Kuno, M. and Ohira, H., Nagoya University and Yazawa, H., Tokai Women's College, Japan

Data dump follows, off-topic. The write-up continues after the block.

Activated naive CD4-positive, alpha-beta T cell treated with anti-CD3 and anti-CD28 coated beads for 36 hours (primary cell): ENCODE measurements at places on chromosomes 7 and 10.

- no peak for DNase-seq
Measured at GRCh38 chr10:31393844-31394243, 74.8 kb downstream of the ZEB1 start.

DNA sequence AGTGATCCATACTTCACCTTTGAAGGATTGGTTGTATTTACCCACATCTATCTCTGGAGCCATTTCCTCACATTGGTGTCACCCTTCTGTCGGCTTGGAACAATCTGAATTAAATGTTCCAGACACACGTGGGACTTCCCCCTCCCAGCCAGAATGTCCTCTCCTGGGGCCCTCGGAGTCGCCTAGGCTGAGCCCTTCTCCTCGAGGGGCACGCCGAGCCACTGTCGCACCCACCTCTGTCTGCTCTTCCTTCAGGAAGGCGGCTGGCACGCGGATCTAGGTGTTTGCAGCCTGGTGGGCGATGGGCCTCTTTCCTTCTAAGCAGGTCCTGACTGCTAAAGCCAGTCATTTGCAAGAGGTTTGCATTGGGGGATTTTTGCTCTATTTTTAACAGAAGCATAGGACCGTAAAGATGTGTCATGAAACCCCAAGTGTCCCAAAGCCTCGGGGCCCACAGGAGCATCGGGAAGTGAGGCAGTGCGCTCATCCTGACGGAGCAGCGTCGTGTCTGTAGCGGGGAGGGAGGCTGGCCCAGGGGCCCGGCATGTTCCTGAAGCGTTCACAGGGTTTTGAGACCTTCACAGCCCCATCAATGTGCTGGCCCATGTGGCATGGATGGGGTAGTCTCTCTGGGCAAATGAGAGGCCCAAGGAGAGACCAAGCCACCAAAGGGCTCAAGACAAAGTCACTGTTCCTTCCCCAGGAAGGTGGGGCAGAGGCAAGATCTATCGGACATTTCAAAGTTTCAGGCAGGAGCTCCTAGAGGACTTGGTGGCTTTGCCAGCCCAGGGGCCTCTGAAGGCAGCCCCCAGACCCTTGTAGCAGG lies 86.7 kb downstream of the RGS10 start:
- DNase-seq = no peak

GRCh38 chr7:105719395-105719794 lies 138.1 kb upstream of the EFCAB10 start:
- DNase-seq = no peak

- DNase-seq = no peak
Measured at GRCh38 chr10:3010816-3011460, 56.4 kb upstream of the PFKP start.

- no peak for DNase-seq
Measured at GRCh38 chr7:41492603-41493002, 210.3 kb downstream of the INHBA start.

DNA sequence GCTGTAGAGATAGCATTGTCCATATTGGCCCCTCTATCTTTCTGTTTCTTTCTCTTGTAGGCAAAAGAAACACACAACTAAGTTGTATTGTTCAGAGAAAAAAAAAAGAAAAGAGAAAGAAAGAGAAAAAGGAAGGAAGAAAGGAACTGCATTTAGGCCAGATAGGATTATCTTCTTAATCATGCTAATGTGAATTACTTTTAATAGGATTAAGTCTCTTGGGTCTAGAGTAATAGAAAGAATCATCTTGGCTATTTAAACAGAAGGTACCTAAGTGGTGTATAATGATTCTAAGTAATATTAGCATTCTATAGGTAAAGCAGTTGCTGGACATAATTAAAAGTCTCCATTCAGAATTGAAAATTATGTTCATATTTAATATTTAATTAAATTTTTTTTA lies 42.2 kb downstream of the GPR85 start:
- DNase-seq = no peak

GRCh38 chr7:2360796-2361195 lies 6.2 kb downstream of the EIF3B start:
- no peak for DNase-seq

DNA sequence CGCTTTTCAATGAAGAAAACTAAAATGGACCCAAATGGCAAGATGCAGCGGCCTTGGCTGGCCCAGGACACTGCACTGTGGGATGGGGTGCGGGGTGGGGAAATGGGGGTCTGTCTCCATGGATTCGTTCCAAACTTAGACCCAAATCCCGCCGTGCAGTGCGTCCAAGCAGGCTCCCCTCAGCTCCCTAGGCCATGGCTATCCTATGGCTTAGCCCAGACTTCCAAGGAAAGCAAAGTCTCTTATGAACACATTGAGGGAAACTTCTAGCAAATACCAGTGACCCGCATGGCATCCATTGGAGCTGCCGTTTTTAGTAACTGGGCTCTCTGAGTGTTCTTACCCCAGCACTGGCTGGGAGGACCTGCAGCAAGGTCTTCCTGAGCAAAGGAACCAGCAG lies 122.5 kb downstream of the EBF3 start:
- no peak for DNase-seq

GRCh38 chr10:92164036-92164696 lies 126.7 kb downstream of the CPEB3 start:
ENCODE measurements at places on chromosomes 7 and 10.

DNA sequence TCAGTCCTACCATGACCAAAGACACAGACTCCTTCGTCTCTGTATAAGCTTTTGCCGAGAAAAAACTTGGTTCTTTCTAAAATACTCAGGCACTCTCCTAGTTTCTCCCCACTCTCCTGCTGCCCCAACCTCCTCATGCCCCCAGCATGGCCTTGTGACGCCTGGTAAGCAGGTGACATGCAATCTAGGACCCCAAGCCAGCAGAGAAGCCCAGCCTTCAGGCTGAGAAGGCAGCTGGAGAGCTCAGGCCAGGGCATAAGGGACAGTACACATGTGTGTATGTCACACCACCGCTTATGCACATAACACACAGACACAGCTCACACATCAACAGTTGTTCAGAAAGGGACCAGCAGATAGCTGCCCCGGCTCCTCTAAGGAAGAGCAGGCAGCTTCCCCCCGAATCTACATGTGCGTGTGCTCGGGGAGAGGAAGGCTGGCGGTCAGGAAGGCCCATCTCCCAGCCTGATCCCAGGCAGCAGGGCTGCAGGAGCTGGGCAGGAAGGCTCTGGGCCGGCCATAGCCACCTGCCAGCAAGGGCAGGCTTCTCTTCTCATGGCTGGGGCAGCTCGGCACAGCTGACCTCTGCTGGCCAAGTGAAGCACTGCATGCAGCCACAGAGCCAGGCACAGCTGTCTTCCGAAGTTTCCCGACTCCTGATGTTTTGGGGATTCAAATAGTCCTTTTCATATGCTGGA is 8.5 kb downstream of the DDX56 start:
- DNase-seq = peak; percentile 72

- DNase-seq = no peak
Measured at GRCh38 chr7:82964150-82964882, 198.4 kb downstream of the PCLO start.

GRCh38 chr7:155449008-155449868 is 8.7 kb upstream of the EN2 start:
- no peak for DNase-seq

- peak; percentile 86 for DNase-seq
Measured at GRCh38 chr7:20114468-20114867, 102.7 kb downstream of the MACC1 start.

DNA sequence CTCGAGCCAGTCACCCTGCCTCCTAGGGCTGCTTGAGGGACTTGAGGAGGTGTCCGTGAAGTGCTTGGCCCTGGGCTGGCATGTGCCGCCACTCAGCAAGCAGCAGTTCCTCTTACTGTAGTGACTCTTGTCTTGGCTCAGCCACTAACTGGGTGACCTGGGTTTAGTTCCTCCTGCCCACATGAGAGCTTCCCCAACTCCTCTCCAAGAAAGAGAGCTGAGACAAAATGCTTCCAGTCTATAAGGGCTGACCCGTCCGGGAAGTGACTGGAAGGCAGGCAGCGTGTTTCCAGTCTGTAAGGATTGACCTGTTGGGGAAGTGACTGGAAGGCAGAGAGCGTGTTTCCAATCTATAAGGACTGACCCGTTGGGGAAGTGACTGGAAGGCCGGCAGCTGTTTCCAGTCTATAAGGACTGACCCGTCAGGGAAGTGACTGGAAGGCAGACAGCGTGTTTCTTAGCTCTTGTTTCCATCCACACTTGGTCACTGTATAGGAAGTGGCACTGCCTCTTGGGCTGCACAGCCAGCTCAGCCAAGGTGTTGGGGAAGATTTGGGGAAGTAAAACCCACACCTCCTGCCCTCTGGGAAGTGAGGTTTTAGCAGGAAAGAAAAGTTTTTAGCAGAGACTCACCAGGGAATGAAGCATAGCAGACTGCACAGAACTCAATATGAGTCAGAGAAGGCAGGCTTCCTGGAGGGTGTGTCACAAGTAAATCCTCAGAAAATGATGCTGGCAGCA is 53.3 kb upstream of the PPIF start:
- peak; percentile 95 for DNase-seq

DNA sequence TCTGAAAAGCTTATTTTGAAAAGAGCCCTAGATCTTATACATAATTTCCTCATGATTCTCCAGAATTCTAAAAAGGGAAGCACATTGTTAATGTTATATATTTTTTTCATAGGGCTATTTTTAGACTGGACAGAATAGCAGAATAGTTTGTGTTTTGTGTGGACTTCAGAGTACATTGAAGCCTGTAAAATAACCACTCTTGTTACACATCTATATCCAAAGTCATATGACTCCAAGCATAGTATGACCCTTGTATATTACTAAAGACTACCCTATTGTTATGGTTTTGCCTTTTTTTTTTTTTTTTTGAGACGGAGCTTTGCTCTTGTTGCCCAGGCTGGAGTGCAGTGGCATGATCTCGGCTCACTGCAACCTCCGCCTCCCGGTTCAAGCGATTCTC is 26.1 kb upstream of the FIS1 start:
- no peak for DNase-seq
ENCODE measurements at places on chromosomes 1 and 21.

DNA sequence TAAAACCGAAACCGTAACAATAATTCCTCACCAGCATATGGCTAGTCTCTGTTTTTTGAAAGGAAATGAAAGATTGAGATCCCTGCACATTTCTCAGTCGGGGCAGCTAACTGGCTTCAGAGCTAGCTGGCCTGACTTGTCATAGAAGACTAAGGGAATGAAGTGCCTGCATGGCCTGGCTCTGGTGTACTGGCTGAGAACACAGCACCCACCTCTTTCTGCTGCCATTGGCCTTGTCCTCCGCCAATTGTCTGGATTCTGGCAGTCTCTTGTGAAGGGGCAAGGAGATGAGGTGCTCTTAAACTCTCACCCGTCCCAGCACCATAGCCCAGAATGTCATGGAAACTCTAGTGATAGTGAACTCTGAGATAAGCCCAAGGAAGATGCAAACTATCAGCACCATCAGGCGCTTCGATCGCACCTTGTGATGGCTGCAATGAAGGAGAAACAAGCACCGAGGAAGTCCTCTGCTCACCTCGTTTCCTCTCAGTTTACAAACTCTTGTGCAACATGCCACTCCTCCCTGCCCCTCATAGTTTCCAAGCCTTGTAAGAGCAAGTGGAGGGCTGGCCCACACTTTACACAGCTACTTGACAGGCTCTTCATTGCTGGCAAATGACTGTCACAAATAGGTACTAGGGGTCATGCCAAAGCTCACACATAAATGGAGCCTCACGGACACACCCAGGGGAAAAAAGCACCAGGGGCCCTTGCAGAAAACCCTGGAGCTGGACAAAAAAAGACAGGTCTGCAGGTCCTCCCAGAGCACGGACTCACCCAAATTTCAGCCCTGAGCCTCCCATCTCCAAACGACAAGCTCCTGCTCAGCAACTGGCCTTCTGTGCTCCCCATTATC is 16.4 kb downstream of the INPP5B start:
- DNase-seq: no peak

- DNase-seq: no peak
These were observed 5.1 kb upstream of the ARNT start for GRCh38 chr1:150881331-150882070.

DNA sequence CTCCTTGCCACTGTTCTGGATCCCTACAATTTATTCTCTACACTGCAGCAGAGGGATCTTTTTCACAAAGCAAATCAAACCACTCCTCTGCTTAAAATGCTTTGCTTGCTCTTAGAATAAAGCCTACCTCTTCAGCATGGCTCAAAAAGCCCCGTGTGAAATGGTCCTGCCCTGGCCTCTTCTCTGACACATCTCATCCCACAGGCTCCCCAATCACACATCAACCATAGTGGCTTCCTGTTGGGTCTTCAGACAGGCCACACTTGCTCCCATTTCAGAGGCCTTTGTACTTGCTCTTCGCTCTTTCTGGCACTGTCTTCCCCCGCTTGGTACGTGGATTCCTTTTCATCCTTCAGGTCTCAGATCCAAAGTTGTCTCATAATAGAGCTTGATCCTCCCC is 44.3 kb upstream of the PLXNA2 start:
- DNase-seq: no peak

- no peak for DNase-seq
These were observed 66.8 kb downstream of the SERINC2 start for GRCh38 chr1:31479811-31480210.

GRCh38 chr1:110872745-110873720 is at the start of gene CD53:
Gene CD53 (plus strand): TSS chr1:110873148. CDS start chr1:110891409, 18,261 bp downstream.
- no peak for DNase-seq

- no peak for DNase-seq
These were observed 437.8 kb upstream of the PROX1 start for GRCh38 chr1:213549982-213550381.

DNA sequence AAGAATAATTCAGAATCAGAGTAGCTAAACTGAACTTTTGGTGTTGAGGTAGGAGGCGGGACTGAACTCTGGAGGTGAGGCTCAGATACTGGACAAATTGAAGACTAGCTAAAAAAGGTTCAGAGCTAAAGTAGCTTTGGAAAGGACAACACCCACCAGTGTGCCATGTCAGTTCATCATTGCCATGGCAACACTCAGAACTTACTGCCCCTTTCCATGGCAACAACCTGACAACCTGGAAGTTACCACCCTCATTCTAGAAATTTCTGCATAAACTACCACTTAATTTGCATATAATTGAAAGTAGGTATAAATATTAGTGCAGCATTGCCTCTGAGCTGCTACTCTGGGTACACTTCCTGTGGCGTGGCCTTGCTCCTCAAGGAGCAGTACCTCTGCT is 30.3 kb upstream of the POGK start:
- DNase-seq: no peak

Studies in psychoneuroimmunology have clarified that acute stressors can influence immune system. However, it is not clear how two important factors regulating stress responses, generalized self-efficacy and controllability of stressor affect fluctuation in the immune system. A Japanese version of self-efficacy scale was administered to 373 female undergraduates. Nineteen students whose score was high in the scale and 20 students whose one was low were selected as subjects. Our experiment consisted of a pre-treatment task and a following test task based on a leaned helplessness paradigm. Half of the subjects were able to control the aversive noise (contingent condition). Subjects with control over the noise were yoked to subjects who could not control the noise (non-contingent condition) in the pre-treatment task. Immune reactivity evaluated by change of volume of salivary secretory immunoglobulin A and subjective perception of controllability were assessed before and after the pre-treatment task and after the test task. Performance in the test task was also evaluated.. The high self-efficacy group showed more tolerance to leaned helplessness in behavioral level than the low self-efficacy group. The secretion rate of s-IgA increasedafter the test task compared to baseline only in the uncontrollable group. However, perception of controllability and subjective intense of stress did not differ between the groups. These results suggest that self-efficacy relates to behavioral change and controllability relates to immune regulation in learned helplessness situations.